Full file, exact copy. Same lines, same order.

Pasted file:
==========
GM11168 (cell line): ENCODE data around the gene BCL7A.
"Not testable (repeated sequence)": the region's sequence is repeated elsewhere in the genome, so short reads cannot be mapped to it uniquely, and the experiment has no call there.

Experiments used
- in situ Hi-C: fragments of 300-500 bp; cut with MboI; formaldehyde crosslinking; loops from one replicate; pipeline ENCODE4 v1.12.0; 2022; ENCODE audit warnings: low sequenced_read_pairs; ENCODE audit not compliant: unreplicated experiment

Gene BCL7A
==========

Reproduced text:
GM11168 (cell line): ENCODE data around the gene BCL7A.
"Not testable (repeated sequence)": the region's sequence is repeated elsewhere in the genome, so short reads cannot be mapped to it uniquely, and the experiment has no call there.

Experiments used
- in situ Hi-C: fragments of 300-500 bp; cut with MboI; formaldehyde crosslinking; loops from one replicate; pipeline ENCODE4 v1.12.0; 2022; ENCODE audit warnings: low sequenced_read_pairs; ENCODE audit not compliant: unreplicated experiment

Gene BCL7A